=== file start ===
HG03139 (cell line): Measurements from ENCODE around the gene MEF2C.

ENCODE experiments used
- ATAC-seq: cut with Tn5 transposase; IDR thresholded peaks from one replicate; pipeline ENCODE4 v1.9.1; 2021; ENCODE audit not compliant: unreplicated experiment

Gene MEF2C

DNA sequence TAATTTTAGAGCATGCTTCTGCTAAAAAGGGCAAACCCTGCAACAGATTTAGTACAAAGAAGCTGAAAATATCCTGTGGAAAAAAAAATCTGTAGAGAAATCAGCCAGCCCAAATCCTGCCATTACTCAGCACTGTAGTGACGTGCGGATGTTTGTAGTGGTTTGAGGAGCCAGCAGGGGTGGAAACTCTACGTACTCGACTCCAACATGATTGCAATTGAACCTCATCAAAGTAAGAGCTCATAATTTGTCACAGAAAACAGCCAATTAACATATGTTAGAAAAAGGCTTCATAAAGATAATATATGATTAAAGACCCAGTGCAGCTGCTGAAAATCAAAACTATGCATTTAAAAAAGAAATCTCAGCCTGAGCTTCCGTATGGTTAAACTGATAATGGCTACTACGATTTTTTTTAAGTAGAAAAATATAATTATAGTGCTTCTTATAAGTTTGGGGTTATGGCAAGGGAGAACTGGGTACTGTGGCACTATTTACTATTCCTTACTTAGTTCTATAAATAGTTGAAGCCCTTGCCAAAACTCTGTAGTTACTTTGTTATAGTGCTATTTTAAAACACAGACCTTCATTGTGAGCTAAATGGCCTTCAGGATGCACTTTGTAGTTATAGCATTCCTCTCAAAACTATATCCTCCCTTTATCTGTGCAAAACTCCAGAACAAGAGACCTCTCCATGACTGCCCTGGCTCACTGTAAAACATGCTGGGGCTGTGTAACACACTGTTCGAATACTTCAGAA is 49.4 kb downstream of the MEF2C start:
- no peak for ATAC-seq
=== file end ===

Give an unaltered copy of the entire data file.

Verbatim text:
HG03139 (cell line): Measurements from ENCODE around the gene MEF2C.

ENCODE experiments used
- ATAC-seq: cut with Tn5 transposase; IDR thresholded peaks from one replicate; pipeline ENCODE4 v1.9.1; 2021; ENCODE audit not compliant: unreplicated experiment

Gene MEF2C

DNA sequence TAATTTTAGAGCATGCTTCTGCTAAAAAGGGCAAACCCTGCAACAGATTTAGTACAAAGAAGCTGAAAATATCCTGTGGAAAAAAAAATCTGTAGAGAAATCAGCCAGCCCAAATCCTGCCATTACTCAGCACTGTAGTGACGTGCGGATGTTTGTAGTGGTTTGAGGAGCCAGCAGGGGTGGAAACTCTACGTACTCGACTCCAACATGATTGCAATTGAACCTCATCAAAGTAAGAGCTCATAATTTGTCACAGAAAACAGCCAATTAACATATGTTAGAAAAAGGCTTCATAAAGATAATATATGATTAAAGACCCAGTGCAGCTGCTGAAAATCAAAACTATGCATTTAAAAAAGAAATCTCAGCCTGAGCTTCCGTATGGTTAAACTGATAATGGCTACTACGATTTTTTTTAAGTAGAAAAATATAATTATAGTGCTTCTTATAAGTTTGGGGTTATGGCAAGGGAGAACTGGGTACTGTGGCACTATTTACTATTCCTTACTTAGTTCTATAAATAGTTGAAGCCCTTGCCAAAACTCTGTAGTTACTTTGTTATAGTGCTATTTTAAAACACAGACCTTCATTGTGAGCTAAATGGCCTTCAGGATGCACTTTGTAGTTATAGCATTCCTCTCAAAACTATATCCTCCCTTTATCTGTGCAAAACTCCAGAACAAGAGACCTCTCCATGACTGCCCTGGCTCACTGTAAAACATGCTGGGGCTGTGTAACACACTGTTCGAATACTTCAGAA is 49.4 kb downstream of the MEF2C start:
- no peak for ATAC-seq